The Awkward Years: a middle school retrospective

Middle school is over for me and the other sixty-six humans with whom I have now spent much too much time over the past three years. So first, a congratulation: we actually made it! We managed to live through the first of the awkward years, the painful and humiliating years. The years that at family gatherings our relatives cringe to hear we are currently encountering. The stressful, socially inept and hormonally imbalanced years have descended upon us, and we have made it through eighth grade.

Taking a poll of the class of 2019’s opinion on middle school yields a wide range of one-word answers, some of which cannot be printed in most relatively professional publications. The answers below are to the question, “What is the first word that comes to mind when looking back on middle school?” Barring those that I have personally censored for my own dignity, some of these answers are included below, divided by general adjectival categories.

Negative: A great number of responses taken were negative, but allowance must be given for the mental state of the respondents who were just shaking off the haze of anxiety that is Final Exam Week. Listed below are some responses.


Half-hearted: These respondents were simply unemotional about middle school, or possibly just unenthusiastic about having their lunchtimes interrupted by a Corner newspaper editor.


Positive: Yes! Some people actually enjoyed this!? What kind of people are they!?

YOLO (this is debatably neither positive nor an adjective)

Realistic: Many of those quoted took a more simple angle on the question asked. Middle school was widely characterized as difficult, both academically and in other ways.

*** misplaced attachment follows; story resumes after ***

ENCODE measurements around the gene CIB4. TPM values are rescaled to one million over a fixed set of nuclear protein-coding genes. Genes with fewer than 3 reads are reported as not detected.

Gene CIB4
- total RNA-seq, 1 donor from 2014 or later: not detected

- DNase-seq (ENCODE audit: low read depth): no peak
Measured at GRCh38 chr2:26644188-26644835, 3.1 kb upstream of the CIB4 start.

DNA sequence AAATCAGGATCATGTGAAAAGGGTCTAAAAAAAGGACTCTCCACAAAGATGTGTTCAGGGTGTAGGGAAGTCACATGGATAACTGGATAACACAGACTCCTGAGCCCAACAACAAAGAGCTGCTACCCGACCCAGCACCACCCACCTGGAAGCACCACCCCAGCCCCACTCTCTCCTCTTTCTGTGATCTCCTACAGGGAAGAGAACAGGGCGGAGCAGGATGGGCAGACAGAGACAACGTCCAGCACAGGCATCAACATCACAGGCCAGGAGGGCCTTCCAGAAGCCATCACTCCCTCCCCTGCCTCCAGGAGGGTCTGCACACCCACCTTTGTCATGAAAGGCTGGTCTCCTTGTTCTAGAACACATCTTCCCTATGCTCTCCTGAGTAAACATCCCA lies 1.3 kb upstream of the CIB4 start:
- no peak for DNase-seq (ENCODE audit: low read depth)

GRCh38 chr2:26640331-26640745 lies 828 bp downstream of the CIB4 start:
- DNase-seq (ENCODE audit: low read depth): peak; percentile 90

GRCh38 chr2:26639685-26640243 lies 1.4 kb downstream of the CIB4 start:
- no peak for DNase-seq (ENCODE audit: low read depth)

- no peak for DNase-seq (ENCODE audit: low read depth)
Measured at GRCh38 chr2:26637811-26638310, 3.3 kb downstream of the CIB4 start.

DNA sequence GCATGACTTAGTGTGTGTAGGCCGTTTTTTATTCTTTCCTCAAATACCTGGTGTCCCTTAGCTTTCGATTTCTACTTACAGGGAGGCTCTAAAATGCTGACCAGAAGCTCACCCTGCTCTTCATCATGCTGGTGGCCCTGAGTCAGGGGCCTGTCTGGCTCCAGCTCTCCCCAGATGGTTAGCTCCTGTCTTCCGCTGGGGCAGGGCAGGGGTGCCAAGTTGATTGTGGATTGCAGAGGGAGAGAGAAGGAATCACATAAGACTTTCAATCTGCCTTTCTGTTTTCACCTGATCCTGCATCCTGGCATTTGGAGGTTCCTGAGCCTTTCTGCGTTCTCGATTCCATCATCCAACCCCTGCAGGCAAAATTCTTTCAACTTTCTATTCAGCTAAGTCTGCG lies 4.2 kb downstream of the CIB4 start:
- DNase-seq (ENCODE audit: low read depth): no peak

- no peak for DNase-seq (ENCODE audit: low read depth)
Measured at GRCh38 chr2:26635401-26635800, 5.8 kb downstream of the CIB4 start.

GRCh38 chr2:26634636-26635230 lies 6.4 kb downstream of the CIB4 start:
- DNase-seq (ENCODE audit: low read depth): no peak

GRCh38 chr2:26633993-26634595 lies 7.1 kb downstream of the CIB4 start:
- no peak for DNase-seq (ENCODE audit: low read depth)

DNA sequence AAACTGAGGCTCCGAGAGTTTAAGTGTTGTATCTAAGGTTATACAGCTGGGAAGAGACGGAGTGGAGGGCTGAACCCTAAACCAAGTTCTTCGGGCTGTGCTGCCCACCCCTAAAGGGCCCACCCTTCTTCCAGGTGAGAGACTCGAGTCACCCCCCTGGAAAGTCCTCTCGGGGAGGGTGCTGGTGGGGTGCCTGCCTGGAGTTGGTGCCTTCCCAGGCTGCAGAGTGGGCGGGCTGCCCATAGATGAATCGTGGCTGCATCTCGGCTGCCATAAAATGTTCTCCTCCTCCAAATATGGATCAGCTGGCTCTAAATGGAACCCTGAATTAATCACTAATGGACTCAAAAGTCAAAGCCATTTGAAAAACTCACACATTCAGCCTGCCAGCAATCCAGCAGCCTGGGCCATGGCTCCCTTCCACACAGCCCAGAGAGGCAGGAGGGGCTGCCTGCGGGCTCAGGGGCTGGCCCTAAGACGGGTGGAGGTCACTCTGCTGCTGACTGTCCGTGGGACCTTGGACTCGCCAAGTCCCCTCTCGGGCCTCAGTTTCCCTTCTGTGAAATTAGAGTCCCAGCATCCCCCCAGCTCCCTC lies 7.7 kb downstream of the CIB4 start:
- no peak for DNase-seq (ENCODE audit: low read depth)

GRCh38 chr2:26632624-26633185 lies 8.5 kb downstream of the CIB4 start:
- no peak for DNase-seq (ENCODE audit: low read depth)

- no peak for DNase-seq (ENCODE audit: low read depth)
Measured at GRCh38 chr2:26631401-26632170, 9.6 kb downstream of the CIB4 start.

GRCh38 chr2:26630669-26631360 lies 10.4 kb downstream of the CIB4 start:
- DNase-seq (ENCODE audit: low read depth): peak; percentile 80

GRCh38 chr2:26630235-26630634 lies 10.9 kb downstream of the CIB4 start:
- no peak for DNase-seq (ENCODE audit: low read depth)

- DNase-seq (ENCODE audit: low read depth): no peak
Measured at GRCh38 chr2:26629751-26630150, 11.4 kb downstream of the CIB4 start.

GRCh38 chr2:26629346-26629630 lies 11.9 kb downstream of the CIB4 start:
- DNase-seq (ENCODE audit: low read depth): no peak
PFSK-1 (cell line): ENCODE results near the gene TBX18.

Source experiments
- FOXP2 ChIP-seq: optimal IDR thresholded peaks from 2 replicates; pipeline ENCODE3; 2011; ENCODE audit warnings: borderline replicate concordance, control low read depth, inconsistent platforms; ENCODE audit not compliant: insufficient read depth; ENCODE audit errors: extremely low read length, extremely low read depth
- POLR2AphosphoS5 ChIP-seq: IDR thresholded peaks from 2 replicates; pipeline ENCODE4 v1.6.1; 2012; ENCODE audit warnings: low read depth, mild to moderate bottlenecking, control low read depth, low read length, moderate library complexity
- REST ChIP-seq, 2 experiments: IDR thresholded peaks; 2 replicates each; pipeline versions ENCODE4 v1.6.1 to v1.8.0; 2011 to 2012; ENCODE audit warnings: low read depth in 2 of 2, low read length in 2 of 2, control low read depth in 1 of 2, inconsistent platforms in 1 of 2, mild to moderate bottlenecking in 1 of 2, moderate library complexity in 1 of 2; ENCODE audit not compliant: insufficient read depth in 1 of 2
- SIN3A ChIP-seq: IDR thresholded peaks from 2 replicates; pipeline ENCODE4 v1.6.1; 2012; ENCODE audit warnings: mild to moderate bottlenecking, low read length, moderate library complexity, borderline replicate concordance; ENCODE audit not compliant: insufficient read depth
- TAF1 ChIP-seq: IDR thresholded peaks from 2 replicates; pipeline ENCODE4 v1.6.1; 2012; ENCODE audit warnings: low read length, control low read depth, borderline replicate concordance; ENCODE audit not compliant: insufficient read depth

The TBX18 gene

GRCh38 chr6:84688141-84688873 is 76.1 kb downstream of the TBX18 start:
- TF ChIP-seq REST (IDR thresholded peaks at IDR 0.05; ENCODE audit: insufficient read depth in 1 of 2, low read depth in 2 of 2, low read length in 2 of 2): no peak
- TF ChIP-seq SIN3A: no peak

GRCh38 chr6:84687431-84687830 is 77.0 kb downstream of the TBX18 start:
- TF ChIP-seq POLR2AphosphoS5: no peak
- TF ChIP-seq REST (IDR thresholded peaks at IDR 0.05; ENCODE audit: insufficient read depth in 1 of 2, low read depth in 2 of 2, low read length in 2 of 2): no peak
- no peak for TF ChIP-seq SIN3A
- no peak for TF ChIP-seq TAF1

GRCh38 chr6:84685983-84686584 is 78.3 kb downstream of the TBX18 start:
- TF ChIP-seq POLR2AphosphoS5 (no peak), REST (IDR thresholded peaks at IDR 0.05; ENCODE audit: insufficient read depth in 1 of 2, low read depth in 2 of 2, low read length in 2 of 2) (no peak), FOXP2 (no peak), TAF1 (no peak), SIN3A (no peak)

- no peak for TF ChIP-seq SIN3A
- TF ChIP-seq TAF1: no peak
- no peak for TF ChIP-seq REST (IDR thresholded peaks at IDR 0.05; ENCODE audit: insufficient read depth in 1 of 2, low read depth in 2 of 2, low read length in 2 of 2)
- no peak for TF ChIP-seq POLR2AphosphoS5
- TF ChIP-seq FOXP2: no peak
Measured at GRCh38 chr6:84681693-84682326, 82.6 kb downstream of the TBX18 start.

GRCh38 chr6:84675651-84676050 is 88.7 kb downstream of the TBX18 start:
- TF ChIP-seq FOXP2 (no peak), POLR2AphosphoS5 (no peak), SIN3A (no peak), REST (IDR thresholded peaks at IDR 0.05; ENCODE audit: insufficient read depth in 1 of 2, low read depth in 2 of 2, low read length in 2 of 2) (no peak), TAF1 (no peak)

Social Class

In truth, middle school is just hard. Although it has been both bashed and romanticized in popular culture, it is difficult to pass judgment on a stage of our lives that we are still in. It has been hard and stressful, perhaps unnecessarily so. So in its own way, middle school—and especially grade eight—has taken its toll on us. Despite this, it is evident that we have had more information stuffed into our battered minds than we could have possibly imagined would fit. Some of it was simply drudgery and busy work, but sometimes (and more than once) there have been times of “fun, splendid and YOLO,” to quote the poll respondents.

In short, although maybe now it doesn’t look like it, we had some good times in middle school. We gained maturity (in limited quantities), height (in unequal distribution), and on occasion, we actually learned. Teachers: thanks for putting up with us; most of us sometimes enjoyed your classes. Thanks for dealing with our apathy and teenage craziness; we’ll miss you despite what you’ve done to us.

So yes, we have done it. Onward march now to the seemingly distant land of high school, where immensely tall and God-like teenagers will cast their shadows over us. In a parallel of our rise from the top of lower school to the pits of middle school in sixth grade, we will once again fall from the top of the barrel to the bottom—that is, from the ruling class of the Sharpless building to the bottom of Upper School hierarchy. We have come, seen and conquered middle school.

So back to the “bottom of the barrel” for us; I’ll see you there.